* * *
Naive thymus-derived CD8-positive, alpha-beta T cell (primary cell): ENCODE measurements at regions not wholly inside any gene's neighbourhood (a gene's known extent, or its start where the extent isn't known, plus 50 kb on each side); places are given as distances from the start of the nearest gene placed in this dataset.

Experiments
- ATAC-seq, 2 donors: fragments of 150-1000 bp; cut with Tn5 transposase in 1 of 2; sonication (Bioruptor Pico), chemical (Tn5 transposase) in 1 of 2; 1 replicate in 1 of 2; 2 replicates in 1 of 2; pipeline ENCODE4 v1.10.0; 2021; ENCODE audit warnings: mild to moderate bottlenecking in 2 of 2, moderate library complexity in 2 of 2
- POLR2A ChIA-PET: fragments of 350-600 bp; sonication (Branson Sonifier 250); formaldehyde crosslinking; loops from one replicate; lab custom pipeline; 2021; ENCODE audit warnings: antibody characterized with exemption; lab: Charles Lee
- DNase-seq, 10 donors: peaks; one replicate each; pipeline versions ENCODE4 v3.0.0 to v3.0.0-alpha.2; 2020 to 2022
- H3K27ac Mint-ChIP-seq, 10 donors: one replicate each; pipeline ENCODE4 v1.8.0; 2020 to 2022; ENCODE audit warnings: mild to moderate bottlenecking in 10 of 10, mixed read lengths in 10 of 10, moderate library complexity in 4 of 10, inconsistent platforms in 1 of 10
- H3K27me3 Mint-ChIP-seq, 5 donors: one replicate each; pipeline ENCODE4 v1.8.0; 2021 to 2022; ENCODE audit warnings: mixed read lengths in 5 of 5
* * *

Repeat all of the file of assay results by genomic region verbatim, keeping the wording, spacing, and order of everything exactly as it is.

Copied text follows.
Naive thymus-derived CD8-positive, alpha-beta T cell (primary cell): ENCODE measurements at regions not wholly inside any gene's neighbourhood (a gene's known extent, or its start where the extent isn't known, plus 50 kb on each side); places are given as distances from the start of the nearest gene placed in this dataset.

Experiments
- ATAC-seq, 2 donors: fragments of 150-1000 bp; cut with Tn5 transposase in 1 of 2; sonication (Bioruptor Pico), chemical (Tn5 transposase) in 1 of 2; 1 replicate in 1 of 2; 2 replicates in 1 of 2; pipeline ENCODE4 v1.10.0; 2021; ENCODE audit warnings: mild to moderate bottlenecking in 2 of 2, moderate library complexity in 2 of 2
- POLR2A ChIA-PET: fragments of 350-600 bp; sonication (Branson Sonifier 250); formaldehyde crosslinking; loops from one replicate; lab custom pipeline; 2021; ENCODE audit warnings: antibody characterized with exemption; lab: Charles Lee
- DNase-seq, 10 donors: peaks; one replicate each; pipeline versions ENCODE4 v3.0.0 to v3.0.0-alpha.2; 2020 to 2022
- H3K27ac Mint-ChIP-seq, 10 donors: one replicate each; pipeline ENCODE4 v1.8.0; 2020 to 2022; ENCODE audit warnings: mild to moderate bottlenecking in 10 of 10, mixed read lengths in 10 of 10, moderate library complexity in 4 of 10, inconsistent platforms in 1 of 10
- H3K27me3 Mint-ChIP-seq, 5 donors: one replicate each; pipeline ENCODE4 v1.8.0; 2021 to 2022; ENCODE audit warnings: mixed read lengths in 5 of 5